Tahrir Square

The Global Power of Protest

Angelo Franco

Throughout human history, protest has always held a center-stage role, shaping the narrative with the timbre of collective voice and action. From the rugged cobblestone streets of colonial Boston to the sunbaked squares of Tahrir, the black soil of Selma to the neon-lit expanses of Hong Kong, the power of protest has reverberated through time and across continents, shifting paradigms and confronting the status quo.

‘The Square’ Vividly Captures the Turmoil in Egypt

William Eley

With this “battle of images” so resonant, to relegate this film as only an award-winning depiction of the on-going fight for social justice and freedom across Egypt would be an act of missing the point. This film is a tangible action, an expressive continuation of this endeavor towards democracy just as important as the raw material of which Noujaim’s narrative is composed. The underlying thesis that makes The Square so unique is that it eschews both the construct of a conclusion and the notion of a singular authorship, as the film chronologically traces the relationships of its six disparate characters.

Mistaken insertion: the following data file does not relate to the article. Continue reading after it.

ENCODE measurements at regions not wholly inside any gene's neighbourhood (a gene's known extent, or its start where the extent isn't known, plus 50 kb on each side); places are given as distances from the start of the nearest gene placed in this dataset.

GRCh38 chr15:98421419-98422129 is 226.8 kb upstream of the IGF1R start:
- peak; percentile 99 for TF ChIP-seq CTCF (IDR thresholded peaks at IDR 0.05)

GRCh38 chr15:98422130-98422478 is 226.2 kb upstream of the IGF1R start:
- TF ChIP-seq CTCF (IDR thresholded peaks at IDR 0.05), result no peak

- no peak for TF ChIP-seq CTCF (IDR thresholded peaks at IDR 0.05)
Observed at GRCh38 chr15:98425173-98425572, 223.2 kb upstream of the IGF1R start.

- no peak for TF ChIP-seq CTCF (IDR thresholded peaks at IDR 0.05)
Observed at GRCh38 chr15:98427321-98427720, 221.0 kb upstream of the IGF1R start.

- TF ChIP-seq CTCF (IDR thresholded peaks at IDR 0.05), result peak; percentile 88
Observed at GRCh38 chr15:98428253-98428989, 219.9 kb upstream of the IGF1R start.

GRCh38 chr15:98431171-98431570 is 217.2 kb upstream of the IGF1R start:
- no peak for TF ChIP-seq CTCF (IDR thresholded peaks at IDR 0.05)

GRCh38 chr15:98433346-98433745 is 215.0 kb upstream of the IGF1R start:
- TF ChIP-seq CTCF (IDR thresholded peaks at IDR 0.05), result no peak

One Year Ago Today…

Suzanne Manneh

Tareq, a Syrian American graphic designer living in Silicon Valley, says his life has “completely changed 100 percent over the past year,” a change he credits to protests in Egypt’s Tahrir Square exactly one year ago today. That date has since been enshrined as the beginning of the Arab Spring. That singular event launched a wave of protests, beginning in Tunisia and rapidly spreading across the region, culminating in an 18-day rally that drew on Egyptians of all stripes and from all corners who descended on Tahrir and eventually succeeded in ending Mubarak’s 30-year rule.


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